Board Games for the Bored
As the pandemic wanes, our columnist taps into her nostalgia for board games with a fresh-out-of-the-package Scrabble.
Even as vaccines roll out and Covid case numbers drop, the longed-for “all clear” signal remains dauntingly elusive. So we continue to look for new ways to entertain our kids and keep life bearable. For some parents, the guilt of the kids’ screen-time creep is overwhelming, so we drag them out for walks around the neighbourhood or a nearby trail. Others have pulled out the old Wii to play some Mario Kart as a family. Or maybe it’s shooting some hoops, if you’re lucky enough to have the surface and the net – everything to do with the outdoors from sports equipment to wood for decks to hot tubs is nearly impossible to find, and when you do, the prices are exorbitant.
With everything old being new again, and as the weather warmed enough to allow for open windows, I recently felt a burst of nostalgia for board games. Board games for the bored. My love of board games comes naturally. I was lucky enough to experience a bit of cottage life growing up, and the memories of those days washed over me as I sought out more family activities.
My dad’s side of the family had two little cottages side by side on the edge of Six Mile Lake. Many memories of the times we spent there are burned in my head and heart. The smells of Ontario’s near-north instantly take me back – pine and campfire and Canadian Shield filling my lungs as we drove through the last few kilometres to the lake. (“Follow the little arrow signs! Left! Right! Don’t forget the one missing a sign is the final left!”) Long days on the burning white-hot wooden dock, waiting to see what the catch of the day would be, as the wood crackled and creaked in the sun. Paddle boating to the “island” across the way (really no more than a small outcrop, with a few trees to hide you from your parents, even if just for an hour). Dock spiders. Slappy porch doors. Baby raccoons living under the steps, coming for treats with their tiny hands stretched out to take your offering.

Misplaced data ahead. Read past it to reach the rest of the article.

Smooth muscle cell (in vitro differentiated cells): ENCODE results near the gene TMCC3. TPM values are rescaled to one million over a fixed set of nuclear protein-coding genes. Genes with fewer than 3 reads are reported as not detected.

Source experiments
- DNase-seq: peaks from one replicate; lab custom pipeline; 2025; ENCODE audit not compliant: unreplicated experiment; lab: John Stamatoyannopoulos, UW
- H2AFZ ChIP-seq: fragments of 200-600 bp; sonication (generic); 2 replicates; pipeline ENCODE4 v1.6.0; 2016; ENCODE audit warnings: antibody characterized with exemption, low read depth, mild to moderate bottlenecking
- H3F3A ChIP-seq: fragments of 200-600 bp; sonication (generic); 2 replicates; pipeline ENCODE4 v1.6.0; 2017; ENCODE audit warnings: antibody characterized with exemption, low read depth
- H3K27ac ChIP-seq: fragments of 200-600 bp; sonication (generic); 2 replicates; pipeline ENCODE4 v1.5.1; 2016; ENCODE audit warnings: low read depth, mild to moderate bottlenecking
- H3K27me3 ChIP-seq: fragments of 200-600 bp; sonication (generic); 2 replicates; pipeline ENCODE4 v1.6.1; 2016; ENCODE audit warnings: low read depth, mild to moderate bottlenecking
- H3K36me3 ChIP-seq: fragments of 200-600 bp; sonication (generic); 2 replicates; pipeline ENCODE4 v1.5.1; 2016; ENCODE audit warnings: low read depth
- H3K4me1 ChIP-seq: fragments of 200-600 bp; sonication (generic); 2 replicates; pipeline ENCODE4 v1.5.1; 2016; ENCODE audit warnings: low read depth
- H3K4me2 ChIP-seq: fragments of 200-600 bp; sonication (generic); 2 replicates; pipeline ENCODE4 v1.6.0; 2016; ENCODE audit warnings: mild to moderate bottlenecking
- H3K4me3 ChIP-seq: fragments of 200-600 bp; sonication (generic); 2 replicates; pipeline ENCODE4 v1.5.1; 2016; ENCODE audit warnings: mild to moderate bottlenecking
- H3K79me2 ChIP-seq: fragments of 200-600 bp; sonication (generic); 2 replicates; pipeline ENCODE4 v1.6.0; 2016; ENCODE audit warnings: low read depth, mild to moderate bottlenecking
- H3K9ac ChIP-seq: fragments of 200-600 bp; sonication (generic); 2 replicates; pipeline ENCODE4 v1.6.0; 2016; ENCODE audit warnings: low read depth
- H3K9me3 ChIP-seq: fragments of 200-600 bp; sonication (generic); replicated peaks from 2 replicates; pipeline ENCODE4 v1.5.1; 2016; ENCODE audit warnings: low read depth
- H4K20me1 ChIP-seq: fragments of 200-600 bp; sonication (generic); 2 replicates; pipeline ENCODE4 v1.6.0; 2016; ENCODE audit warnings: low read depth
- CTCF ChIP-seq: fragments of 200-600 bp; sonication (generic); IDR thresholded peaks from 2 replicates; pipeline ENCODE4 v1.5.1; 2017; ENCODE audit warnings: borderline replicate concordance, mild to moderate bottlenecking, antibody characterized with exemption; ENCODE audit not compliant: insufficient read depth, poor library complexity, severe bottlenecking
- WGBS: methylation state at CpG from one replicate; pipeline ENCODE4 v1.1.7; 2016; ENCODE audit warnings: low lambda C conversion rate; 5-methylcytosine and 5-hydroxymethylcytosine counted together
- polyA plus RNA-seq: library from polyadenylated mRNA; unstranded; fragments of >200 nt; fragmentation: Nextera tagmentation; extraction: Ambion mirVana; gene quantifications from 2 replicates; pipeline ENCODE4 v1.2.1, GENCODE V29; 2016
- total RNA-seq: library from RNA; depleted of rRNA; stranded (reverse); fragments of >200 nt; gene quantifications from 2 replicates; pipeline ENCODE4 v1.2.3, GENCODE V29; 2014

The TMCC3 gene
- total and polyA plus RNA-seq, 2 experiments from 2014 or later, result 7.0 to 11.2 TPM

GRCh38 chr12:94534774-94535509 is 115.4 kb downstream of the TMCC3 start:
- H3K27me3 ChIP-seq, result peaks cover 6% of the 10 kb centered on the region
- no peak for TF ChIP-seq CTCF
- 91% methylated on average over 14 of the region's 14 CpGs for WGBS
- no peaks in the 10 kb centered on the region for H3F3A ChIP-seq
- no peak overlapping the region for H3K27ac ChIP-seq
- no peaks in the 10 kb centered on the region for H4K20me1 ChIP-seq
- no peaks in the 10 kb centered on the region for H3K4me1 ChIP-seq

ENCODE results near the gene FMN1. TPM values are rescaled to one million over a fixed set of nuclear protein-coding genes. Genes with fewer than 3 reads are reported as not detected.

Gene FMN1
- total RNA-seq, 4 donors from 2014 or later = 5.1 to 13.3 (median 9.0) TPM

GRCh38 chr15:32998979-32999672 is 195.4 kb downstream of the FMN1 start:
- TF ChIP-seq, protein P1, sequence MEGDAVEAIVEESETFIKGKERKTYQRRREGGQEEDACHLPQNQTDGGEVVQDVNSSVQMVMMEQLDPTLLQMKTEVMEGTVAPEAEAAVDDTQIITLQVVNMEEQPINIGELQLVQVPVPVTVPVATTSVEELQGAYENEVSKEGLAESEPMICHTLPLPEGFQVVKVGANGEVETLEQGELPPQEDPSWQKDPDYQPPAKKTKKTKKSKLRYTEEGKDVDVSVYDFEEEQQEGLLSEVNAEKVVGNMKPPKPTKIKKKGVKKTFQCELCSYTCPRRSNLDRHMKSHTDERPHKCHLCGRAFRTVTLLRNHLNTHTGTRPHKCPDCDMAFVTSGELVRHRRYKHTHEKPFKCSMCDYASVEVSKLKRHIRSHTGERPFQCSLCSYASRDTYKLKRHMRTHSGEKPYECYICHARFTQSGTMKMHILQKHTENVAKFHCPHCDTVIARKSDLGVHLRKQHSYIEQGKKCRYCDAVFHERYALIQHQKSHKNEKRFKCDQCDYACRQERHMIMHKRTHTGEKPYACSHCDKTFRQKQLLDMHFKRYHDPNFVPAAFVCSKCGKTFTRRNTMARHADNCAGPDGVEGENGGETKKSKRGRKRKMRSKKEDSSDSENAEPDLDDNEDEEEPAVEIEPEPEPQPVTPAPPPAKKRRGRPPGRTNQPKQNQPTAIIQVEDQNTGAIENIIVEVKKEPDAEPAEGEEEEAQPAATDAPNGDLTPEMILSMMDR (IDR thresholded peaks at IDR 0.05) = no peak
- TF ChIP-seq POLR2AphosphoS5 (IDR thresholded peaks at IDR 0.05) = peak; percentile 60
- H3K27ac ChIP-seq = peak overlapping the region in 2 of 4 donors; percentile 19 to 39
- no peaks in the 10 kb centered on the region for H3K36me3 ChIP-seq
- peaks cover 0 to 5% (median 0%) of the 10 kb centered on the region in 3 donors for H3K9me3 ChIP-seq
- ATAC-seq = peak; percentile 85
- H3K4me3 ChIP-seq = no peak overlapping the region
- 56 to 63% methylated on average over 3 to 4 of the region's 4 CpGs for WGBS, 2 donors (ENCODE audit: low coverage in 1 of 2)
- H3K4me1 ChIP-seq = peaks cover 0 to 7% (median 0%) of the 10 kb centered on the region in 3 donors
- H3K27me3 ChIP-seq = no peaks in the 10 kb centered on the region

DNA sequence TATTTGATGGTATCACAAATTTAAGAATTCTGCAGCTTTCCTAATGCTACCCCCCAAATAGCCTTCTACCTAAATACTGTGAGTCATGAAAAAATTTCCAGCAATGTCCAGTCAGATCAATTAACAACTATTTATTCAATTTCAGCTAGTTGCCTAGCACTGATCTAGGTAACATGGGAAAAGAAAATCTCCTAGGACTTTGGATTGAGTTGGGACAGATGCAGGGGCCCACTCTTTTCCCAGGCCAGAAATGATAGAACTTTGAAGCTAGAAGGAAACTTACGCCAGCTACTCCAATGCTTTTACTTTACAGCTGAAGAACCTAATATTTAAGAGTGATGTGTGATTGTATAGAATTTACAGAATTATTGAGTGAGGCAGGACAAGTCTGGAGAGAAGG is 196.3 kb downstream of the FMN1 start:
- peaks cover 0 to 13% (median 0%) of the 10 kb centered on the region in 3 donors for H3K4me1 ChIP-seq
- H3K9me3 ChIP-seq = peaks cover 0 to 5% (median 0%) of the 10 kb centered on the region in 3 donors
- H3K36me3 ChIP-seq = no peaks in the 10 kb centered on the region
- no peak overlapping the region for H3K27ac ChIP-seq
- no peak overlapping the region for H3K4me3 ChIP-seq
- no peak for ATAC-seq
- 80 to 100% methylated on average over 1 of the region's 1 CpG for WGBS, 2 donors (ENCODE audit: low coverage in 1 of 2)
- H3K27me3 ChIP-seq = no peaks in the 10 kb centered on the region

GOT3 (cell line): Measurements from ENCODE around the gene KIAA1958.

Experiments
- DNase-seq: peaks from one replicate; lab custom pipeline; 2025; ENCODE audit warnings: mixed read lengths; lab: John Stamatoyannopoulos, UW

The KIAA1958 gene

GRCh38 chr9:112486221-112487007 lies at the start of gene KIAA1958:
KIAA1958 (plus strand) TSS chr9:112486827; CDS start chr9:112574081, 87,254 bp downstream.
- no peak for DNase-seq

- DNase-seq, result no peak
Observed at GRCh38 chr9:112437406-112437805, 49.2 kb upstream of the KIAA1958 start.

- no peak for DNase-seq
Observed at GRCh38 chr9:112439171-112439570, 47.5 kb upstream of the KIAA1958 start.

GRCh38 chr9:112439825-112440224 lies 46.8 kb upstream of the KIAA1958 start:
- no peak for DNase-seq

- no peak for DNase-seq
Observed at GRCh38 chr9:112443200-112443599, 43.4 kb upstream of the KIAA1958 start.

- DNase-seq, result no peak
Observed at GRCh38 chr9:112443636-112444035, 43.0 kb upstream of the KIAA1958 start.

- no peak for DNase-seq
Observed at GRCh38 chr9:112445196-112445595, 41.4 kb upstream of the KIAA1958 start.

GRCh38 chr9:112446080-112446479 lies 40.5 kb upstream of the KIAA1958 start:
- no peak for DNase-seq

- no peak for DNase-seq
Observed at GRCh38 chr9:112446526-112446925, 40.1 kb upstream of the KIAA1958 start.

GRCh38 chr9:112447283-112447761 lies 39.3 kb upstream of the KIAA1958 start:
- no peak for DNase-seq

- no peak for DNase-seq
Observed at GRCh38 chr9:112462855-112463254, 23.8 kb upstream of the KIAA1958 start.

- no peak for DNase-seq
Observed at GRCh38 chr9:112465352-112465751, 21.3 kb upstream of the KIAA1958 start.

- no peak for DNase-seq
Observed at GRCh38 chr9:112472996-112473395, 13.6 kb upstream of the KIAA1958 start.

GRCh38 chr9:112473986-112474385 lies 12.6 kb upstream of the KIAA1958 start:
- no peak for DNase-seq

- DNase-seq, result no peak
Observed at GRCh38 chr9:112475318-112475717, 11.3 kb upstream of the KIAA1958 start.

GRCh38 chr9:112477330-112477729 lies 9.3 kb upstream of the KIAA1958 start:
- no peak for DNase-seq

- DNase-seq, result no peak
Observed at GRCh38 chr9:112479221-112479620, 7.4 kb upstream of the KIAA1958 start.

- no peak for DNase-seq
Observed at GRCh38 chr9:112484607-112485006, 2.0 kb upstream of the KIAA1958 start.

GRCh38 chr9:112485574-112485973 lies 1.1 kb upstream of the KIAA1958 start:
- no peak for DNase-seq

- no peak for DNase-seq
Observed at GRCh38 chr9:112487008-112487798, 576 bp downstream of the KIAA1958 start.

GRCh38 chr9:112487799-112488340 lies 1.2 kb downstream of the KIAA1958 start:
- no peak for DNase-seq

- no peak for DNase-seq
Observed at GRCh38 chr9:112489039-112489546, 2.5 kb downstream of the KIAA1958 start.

My Gramma Kirwin ran the show. (She was Dad’s mom – and while he is a Lee, she remarried after the death of his father and took the new surname. Her given name was Elizabeth, but, a sign of the times, she went by Betty.) Gramma Kirwin told everyone what was for dinner, when it would be ready, which chores needed to be done and where you could sleep for the night. Her sweet nature didn’t mean she didn’t have full control. Upwards of 20 people might be crammed into the two cottages when you took into account my dad’s sister, step-siblings, half brothers, spouses and kids. It was a lot to co-ordinate.